Although the pelvic floor is the star of this article, you have to also understand that these muscles don’t work in isolation.  Remember that the pelvic floor is the BASE of the core, but also works with other muscles as an integrated system.  The major supporter of the pelvic floor is the diaphragm, which is the dome-shaped muscle at the bottom of the rib cage that is essential for breathing. 

When you take a deep breath in through your nose, your rib cage expands and the diaphragm moves downwards, changing the pressure system in your abdomen so your pelvic floor muscles RELAX.  As you exhale through your mouth, the diaphragm moves upwards, and again, the intra-abdominal pressure is changed, and the pelvic floor returns to its resting position.  Wow! Who knew that just practicing breathing could also be working the pelvic floor!

If you want to get fancy, you can coordinate the two muscle groups together:  

Start lying on your back with your knees bent.  Place each hand on the side of your rib cage. Inhale deeply through your nose, imagining your rib cage is expanding in all directions into your hands, and keep your pelvic floor relaxed.  As you exhale through your mouth, let your rib cage return to resting position and gently tighten your pelvic floor muscles and hold for up to five seconds, then release.  Repeat this sequence for a good 5-10 minutes each day…it’s more about the quality of the breathing and pelvic floor contractions, not just the quantity.  (If you are a numbers kind of person, then try to shoot for 30-50 contractions a day.)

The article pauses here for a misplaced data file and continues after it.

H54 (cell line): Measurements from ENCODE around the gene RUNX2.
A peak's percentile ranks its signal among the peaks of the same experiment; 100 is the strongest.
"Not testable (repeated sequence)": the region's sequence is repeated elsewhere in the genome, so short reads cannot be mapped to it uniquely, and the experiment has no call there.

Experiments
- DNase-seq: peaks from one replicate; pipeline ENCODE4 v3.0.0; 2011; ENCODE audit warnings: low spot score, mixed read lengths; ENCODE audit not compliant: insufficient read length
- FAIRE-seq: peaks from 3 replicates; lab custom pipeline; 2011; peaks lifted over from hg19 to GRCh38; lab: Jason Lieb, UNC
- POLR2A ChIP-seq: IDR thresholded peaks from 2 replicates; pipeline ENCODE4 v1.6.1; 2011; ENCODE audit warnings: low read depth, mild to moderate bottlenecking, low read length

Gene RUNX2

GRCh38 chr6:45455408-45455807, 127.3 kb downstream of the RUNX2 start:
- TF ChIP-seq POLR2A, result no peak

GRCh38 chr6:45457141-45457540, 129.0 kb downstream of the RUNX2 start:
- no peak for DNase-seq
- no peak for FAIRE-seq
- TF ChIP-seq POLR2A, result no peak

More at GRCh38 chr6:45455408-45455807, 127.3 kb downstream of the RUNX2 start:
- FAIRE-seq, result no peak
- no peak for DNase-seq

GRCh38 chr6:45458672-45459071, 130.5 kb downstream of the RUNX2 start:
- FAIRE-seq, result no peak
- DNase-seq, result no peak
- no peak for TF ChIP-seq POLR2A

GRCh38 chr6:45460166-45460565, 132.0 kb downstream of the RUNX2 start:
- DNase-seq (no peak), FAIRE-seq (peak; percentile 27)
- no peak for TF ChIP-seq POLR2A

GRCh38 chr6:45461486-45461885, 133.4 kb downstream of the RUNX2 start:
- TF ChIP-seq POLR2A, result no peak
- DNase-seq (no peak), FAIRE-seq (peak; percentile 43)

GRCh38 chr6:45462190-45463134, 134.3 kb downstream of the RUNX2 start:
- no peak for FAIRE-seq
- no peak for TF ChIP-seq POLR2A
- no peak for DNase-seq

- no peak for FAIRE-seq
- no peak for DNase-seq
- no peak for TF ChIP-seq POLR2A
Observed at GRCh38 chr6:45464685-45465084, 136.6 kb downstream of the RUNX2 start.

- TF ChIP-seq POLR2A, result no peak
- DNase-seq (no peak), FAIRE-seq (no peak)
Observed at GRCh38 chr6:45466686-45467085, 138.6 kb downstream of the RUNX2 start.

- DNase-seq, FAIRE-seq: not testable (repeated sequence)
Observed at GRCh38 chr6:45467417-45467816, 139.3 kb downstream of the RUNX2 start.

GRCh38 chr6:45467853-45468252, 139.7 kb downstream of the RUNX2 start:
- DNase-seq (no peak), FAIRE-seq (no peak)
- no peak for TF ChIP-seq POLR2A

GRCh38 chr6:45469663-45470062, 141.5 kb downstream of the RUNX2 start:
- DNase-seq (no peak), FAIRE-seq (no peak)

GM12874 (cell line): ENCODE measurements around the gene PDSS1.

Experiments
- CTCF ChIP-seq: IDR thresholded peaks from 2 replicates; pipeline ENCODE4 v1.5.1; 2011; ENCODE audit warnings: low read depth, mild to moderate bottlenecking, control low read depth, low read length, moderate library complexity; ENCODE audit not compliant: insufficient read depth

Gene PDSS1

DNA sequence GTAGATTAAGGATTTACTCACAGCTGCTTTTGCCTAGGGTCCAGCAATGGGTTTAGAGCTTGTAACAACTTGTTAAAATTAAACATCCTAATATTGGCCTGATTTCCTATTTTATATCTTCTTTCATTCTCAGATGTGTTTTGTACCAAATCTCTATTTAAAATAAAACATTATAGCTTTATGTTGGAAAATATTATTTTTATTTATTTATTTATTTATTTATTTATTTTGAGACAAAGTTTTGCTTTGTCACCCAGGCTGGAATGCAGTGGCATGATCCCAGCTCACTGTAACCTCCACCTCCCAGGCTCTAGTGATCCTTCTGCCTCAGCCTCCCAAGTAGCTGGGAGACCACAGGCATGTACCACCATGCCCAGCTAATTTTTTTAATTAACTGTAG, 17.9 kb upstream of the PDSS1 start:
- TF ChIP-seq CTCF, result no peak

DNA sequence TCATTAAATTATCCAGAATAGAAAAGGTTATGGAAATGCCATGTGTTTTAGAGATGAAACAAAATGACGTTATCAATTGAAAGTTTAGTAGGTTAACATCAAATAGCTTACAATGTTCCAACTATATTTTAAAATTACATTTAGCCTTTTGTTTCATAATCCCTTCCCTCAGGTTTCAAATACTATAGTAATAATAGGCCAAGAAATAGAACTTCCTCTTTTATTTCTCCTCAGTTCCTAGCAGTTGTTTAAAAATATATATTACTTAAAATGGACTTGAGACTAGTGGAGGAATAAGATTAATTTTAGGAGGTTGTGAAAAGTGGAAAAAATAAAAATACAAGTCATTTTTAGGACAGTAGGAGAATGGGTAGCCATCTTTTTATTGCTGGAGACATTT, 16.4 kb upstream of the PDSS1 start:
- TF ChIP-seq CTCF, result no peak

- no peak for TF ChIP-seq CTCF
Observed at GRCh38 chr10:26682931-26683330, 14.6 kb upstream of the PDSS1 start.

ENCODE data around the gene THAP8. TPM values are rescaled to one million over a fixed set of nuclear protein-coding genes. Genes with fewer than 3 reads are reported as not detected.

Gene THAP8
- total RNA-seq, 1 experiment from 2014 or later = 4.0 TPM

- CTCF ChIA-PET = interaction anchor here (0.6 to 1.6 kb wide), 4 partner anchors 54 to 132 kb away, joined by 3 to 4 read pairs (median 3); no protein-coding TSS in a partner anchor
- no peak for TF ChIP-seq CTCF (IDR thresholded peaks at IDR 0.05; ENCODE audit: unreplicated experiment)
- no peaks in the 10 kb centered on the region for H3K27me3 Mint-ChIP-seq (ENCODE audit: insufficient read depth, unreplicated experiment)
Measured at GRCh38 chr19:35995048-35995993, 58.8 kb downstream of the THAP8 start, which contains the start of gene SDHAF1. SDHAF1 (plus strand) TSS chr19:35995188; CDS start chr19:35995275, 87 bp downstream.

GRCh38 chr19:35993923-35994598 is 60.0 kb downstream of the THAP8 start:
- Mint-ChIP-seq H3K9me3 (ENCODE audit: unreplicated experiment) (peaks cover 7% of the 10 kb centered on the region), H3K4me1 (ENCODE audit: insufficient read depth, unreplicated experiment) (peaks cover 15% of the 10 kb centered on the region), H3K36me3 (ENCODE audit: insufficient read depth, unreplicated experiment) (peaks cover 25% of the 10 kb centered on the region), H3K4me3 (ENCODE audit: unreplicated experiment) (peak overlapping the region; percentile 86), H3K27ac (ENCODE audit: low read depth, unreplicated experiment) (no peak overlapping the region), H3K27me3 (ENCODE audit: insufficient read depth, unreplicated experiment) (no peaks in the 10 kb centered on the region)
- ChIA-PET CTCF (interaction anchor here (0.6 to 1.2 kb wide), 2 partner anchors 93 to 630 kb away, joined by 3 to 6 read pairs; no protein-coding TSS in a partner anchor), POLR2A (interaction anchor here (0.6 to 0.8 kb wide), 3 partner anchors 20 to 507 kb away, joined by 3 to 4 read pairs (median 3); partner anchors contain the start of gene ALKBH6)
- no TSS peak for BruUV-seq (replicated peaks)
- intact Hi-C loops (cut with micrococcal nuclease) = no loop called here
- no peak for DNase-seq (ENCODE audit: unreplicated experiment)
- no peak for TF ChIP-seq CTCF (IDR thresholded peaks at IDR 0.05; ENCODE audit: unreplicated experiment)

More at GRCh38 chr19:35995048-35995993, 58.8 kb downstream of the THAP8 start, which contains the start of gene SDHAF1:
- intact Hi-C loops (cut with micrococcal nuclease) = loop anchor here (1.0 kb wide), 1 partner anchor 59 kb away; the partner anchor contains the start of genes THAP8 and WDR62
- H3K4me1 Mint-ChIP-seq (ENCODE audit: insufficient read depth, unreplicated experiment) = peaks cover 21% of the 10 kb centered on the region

It is essential that you allow for the relaxing aspect of this exercise.  Like any other muscle in the body, we need to make sure the pelvic floor is able to go through its entire range of motion, which means it should be able to tighten, and then release or relax, so it can be able to contract again.  Remember that these muscles are working 100% of the time, and in order to maintain a strong pelvic floor, you need to let these muscles RELAX in between each contraction

 As you feel more comfortable with this exercise, try it sitting or standing, so you can start working out your pelvic floor throughout the day. The beauty of exercising your base is that no one even knows you are doing it!  You can be standing in line at the grocery store or sitting in your car, waiting for the light to turn green, and BAM!  You are working your base out!  Even better, think about integrating your pelvic floor and diaphragm into your gym routine, especially lifting weights or doing other core work.

I dare you to start thinking about exercising all aspects of your core, especially your pelvic floor.  Remember, it’s all about the base!

Victoria Yeisley, DPT, has been specializing in pelvic floor physical therapy since 2008.  She completed her Doctor of Physical Therapy at Boston University and currently works with Northwestern Medical Group in Chicago, IL, where she is integrated as a part of the OB-GYN team.  Victoria’s passion lies in empowering her patients to not only be educated about their pelvic floor, but to gain control over their symptoms.  She feels extremely lucky to be able to practice her passion every day and hopes to be able to continue to promote pelvic floor muscle awareness for all!